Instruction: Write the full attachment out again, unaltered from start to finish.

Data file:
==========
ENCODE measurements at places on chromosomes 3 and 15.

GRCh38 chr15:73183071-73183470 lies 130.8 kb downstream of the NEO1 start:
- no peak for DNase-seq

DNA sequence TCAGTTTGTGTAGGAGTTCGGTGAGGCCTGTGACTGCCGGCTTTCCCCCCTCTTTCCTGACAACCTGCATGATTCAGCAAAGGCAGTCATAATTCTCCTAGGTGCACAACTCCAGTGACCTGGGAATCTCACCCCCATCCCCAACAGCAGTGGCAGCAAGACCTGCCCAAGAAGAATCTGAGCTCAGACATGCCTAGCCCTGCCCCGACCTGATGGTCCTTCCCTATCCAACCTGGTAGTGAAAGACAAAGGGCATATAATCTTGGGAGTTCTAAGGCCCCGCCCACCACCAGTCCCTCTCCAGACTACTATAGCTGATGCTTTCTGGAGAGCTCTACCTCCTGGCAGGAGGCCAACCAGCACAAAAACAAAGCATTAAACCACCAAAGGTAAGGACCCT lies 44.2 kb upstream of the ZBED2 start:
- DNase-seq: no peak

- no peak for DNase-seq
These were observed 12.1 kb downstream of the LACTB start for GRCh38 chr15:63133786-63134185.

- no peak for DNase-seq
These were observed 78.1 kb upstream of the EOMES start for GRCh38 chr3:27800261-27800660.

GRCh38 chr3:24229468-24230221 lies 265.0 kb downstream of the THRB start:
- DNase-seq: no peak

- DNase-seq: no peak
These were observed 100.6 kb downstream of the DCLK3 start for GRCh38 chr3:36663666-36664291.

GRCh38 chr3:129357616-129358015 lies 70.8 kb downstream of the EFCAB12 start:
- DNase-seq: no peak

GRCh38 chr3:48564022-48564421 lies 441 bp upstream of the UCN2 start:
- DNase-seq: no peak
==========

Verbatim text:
ENCODE measurements at places on chromosomes 3 and 15.

GRCh38 chr15:73183071-73183470 lies 130.8 kb downstream of the NEO1 start:
- no peak for DNase-seq

DNA sequence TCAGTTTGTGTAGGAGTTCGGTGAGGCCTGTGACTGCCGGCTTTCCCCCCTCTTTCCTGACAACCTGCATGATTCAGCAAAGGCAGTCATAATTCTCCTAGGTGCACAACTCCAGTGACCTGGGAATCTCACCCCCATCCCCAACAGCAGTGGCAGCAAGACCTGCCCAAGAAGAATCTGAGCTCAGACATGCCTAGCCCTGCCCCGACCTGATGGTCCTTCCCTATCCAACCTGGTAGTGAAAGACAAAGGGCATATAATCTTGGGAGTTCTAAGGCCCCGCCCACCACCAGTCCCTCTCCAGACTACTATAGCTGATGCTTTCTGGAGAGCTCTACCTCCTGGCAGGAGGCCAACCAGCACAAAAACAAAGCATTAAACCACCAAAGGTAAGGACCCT lies 44.2 kb upstream of the ZBED2 start:
- DNase-seq: no peak

- no peak for DNase-seq
These were observed 12.1 kb downstream of the LACTB start for GRCh38 chr15:63133786-63134185.

- no peak for DNase-seq
These were observed 78.1 kb upstream of the EOMES start for GRCh38 chr3:27800261-27800660.

GRCh38 chr3:24229468-24230221 lies 265.0 kb downstream of the THRB start:
- DNase-seq: no peak

- DNase-seq: no peak
These were observed 100.6 kb downstream of the DCLK3 start for GRCh38 chr3:36663666-36664291.

GRCh38 chr3:129357616-129358015 lies 70.8 kb downstream of the EFCAB12 start:
- DNase-seq: no peak

GRCh38 chr3:48564022-48564421 lies 441 bp upstream of the UCN2 start:
- DNase-seq: no peak